What do you think?
What the mother sees:
Feeling the sand that surrounds me, I reach into my beach bag and put on my sunglasses. On the beach, my child Frank is playing in the water and sharing his toys with the other children. All of the kids are in brightly coloured clothes and easy to see. A speedboat in the distance skids across the water in front of me. A picnic table behind me is filled with food and surrounded by hungry youngsters. Other mothers who are scattered across the beach are talking to each other and lathering sunscreen on themselves and their kids, who are eager to play with the other little ones. Teenagers are laughing and making friendly fun of each other to my left.
Peering toward the beach in front of me, I see the kids, but I don’t see Frank. I start to panic and look closer. Maybe he is drowning far out in the water and nobody knows. Then I look back at the table behind me where his friends are. He is calmly sitting there while eating a hotdog. I should have thought of where he would have been.
What the mother hears:
The swashing waves of the ocean in front of me are calming, while I am lying down with my eyes closed on the bright beach. My giggling five-year-old son is beside me playing with sand that I can hear sifting through his fingers. Behind me a family is preparing lunch. Pop cans are hissing and chip bags are popping open. I hear the lively crash of silverware and plastic dishes bumping into each other. A distant speedboat is making a throbbing sound that echoes across the ocean. Listening to all of the sounds while I am lying down is relaxing.
What the mother smells:
On the beach I smell fresh, summery air mixed with salty water. The familiar scent of my husband beside me lets me close my eyes, because I know that he is looking out for my son. On the smoky charcoal fire are simmering juicy hotdogs that are nearly bursting on the barbecue behind me. People are opening pop cans and letting their pop’s sweet odor into the fresh air. The strong aroma of pickles and tangy smelling mustard is filling my nose. All of these smells, I enjoy.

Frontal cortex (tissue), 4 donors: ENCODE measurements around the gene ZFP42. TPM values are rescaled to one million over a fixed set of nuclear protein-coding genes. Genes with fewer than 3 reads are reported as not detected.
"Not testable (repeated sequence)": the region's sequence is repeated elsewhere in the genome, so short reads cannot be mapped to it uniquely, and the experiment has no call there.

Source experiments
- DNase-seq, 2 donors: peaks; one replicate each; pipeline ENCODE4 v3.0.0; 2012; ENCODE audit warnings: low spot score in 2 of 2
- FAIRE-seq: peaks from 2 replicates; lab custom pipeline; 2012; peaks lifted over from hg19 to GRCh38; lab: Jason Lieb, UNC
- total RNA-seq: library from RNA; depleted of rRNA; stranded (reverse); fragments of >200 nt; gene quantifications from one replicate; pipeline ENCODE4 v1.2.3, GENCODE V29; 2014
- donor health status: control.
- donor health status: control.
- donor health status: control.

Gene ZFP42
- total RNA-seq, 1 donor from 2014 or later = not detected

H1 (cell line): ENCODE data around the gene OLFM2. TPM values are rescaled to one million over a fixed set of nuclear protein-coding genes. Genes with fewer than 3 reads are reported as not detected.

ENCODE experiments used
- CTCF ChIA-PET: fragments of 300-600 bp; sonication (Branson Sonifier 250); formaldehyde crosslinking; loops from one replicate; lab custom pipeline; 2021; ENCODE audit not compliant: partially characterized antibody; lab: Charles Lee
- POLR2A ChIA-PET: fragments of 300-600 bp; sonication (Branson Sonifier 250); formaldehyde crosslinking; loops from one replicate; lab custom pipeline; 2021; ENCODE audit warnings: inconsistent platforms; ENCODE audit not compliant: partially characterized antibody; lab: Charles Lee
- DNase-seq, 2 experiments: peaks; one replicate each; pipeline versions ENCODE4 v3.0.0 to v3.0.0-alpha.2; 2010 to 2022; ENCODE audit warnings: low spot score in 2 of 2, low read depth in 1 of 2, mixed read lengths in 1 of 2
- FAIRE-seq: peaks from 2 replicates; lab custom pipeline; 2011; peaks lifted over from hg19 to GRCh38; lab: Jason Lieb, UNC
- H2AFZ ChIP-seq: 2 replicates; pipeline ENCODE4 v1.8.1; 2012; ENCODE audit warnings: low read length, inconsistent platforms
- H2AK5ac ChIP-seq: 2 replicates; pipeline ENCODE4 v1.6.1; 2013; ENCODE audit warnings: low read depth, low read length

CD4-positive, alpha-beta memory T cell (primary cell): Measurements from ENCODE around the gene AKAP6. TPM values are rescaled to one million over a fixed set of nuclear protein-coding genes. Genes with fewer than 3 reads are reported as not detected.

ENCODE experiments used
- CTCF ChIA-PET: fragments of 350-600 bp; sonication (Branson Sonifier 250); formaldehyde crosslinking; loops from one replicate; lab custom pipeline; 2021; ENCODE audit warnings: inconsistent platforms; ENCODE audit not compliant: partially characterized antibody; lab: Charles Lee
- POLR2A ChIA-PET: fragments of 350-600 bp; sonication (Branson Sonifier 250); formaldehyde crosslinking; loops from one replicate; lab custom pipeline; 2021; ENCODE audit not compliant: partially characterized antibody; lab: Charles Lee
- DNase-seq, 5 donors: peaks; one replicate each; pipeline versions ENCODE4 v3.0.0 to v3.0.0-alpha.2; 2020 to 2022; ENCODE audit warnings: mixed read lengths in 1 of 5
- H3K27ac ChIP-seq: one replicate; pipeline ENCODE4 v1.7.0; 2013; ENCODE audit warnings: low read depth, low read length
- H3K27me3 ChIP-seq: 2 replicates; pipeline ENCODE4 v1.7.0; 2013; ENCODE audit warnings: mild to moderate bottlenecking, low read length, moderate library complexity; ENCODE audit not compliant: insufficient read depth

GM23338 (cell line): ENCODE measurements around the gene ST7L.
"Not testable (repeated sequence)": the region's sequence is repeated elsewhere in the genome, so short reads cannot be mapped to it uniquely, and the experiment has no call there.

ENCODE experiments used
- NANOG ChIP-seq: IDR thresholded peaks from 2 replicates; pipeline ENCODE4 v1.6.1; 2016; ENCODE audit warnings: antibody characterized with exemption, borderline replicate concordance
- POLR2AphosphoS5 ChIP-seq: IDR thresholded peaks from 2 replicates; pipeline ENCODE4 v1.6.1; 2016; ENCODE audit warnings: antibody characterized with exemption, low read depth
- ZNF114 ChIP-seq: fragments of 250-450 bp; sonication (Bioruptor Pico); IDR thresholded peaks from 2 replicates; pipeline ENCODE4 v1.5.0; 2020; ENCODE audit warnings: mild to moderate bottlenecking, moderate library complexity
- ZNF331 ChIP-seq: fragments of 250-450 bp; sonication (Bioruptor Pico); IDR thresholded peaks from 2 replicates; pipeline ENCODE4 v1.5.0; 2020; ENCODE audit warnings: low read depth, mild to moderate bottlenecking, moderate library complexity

The Grounds Keeper
What the Grounds Keeper sees:
Oh golly. How am I supposed to deal with a job like this? A stuffed monkey on the ground looks to be ripped up by dogs, thrown into water, and splattered with mustard. Welcome to the beach. Kids are in the brightest, most noticeable clothes their moms could find. Garbage flies through the air and lands on my feet. Garbage. My enemy. Some overweight people at a picnic table are stuffing their mouths with hotdogs. How utterly disturbing. Moms are trying to hold their kids back while lathering sunscreen on the youngsters. I’m surprised that they aren’t in a tangle. This place is a mess, and I don’t feel like taking care of it. Actually, it’s not a mess, it’s people-torn.
What the Grounds Keeper Hears:
Pop! I swear that’s the fifteenth chip bag being open by the same mom. I hear laughter. Fake laughter that I can hardly stand. Smash! Silverware clashing together leaves a ringing in my ears. Vroooooooooooommmmmm!!!!! There goes a jet ski. Oh, and guess who’s riding it? A complete show off that comes here every day on the scout for some cute girls who might have a crush on him. Screaming toddlers are out of control at the abused park. Sometimes, I wish I could clean up the clutter of sound.
What the Grounds Keeper Smells:
Again. And again. I find them every day. Those stinky chip bags with old mustard and pickle juice that I can feel eating away at my nostrils. When I first came hear, the smell of the barbecue was relaxing, but now it is intoxicating my own lungs. Am I breathing? Pop is being gargled down the throat of young kids, and somehow, that orange crush scent is still escaping out and into the polluted air. Oh, someone cut the cheese… again. I wish I had a fan to blow it right back into their faces. Please smell, just stop coming!